Wedding Trends & Tips for 2017
This year’s trends are all about reconnecting with nature. Many are inspired by Pantone’s color of the year, Greenery, a bright green and yellow hue that promotes a fresh start and the emergence of spring. While the color green isn’t often incorporated in weddings, many couples have taken the initiative to “go green” in planning for their big day.
Earthy, whimsical wedding themes are hot, especially in the spring. This theme is particularly easy to pull off in Northeast Florida due to the amount of oak and evergreen trees that provide the perfect backdrop. Many choose to incorporate nature in every aspect of the décor, relying on earthy, neutral tones.
Printing invitations on recycled or biodegradable paper isn’t a new trend. But the idea of plantable wedding invitations is growing—literally. Companies now offer the option to use seeded paper that grows wildflowers, herbs or vegetables when the paper is planted in soil. Now guests won’t feel bad for taking the invitation off the fridge.
Tight, rounded bouquets are a thing of the past. Today’s brides want bouquets with free-flowing, natural character. For that “fresh from the garden” look, brides are opting to use cascading flowers bouquets. The untamed lines provided by the use of greens such as seeded eucalyptus and ivy add a horizontal flow—think Princess Diana’s bouquet in 1981.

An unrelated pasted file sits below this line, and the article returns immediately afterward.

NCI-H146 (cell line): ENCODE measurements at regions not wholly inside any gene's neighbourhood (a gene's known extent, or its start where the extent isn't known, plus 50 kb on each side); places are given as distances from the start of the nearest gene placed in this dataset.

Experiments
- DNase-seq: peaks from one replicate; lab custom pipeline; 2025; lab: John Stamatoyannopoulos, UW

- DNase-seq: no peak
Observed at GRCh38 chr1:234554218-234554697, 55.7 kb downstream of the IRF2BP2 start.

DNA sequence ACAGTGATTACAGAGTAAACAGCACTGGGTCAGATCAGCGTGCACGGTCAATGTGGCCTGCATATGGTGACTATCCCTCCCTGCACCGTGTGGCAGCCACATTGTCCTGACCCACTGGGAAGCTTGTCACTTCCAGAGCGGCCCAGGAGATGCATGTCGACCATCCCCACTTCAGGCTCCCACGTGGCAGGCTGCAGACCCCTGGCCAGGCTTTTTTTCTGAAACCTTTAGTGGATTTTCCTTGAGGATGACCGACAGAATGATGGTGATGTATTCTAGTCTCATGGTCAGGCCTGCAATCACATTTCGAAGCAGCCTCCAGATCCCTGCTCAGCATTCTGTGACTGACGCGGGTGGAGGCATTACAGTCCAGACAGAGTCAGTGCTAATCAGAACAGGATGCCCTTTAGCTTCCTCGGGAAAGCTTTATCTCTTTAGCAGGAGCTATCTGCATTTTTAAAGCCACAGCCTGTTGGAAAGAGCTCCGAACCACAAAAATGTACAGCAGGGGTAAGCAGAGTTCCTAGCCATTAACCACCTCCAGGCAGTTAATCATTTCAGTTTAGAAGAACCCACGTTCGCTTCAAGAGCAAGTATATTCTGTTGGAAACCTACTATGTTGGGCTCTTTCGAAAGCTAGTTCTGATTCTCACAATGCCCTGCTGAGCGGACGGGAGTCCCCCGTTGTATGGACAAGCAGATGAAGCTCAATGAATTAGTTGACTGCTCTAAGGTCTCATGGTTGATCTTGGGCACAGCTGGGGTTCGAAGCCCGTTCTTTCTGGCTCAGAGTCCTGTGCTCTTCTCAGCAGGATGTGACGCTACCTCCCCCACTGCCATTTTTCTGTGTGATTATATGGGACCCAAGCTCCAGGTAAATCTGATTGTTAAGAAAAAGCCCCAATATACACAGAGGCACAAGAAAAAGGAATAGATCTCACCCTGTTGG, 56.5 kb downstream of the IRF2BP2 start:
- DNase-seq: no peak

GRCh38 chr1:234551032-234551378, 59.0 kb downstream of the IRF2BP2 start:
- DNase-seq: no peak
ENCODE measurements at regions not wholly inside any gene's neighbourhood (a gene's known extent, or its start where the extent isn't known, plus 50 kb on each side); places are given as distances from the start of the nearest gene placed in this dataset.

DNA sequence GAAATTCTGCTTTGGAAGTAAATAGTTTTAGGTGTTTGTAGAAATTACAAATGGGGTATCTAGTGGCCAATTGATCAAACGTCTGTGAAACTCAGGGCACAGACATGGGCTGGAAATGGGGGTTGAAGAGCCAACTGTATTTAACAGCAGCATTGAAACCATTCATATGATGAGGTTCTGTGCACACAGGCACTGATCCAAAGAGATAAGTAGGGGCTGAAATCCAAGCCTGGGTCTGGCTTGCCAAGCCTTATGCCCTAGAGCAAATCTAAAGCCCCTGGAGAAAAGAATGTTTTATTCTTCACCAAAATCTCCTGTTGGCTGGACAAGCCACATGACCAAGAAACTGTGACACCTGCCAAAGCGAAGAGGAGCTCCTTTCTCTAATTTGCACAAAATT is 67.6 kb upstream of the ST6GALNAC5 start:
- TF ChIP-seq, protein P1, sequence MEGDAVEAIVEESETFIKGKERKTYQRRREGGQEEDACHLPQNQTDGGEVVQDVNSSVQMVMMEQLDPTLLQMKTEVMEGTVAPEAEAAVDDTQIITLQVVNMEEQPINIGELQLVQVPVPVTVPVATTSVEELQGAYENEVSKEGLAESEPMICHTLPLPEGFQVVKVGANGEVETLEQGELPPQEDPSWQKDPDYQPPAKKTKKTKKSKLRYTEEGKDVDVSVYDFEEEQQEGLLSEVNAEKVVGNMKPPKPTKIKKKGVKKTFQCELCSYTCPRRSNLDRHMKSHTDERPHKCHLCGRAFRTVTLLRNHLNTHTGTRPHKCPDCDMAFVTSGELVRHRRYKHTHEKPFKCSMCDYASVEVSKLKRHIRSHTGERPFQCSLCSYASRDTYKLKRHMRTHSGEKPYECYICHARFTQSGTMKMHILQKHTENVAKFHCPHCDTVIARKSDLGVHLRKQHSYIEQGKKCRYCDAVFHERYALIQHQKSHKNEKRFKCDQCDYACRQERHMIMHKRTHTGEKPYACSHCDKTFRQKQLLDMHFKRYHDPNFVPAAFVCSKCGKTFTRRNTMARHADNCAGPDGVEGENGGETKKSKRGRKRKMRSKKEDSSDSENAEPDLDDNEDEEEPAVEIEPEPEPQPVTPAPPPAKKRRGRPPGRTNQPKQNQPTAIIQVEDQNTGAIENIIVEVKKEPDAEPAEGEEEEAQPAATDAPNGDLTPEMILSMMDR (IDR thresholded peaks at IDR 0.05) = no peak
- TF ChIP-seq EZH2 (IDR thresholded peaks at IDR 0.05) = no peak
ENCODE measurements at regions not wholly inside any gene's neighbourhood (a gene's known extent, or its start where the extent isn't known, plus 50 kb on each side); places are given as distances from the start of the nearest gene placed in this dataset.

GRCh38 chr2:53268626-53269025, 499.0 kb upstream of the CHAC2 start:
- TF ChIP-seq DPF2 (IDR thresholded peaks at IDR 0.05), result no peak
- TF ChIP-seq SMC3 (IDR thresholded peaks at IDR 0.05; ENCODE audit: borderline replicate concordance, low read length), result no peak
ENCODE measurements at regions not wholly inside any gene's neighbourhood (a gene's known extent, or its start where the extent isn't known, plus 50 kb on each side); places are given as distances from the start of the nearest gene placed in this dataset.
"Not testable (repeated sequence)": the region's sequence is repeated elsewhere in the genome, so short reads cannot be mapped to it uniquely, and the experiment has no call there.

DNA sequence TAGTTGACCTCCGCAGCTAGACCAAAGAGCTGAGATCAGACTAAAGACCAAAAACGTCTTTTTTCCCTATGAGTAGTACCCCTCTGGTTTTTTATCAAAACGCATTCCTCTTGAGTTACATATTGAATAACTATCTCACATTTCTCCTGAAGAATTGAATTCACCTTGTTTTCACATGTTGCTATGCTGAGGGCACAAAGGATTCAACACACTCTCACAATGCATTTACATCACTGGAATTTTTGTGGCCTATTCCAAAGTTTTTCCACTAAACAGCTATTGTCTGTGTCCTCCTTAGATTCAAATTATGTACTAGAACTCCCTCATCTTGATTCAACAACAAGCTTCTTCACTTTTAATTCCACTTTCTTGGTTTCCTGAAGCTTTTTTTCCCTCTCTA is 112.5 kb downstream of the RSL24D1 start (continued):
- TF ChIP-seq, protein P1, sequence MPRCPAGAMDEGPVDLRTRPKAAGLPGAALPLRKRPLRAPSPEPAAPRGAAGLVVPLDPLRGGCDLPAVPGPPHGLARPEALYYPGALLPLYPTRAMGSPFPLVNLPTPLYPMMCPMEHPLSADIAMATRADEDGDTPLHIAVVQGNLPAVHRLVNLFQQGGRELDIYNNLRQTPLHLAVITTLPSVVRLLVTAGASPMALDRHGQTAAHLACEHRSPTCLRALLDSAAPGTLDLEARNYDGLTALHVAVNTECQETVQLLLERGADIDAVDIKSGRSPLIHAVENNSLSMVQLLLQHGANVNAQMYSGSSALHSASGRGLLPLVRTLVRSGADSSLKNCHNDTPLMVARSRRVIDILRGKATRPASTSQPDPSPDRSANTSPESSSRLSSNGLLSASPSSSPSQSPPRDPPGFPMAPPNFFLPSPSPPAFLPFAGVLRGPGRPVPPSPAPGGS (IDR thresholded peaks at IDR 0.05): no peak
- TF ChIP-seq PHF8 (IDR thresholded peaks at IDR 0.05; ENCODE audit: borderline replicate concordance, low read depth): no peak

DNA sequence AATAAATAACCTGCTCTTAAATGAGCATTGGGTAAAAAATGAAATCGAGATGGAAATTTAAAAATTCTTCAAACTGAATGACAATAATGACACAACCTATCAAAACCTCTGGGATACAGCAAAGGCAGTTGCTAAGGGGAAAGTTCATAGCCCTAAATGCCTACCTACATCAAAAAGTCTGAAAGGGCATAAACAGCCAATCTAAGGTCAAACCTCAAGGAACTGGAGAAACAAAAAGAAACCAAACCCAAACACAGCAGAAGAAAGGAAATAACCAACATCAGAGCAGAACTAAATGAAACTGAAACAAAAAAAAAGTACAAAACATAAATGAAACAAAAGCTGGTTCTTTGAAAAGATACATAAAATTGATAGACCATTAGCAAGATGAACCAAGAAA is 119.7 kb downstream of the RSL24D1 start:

With the wedding being a gathering of family and friends, possibly from different regions, couples may choose to locally source much of the food to give guests an idea of what the area has to offer. Some also offer favors such as local honey or jam for guests to take home.
To incorporate nature in the cake, many are opting to use real flowers instead of edible ones. These woodland-themed cakes often tie into the overall earthy theme of the wedding. Many are more concerned with the taste of the cake than the look, and that’s the way it should be.
The confetti-toss exit looks great in photos but the clean-up is a real mess. For the environmentally conscious couple, biodegradable, water-soluble confetti (or bubbles) creates the same effect, minus the extra work.
By Courtnee James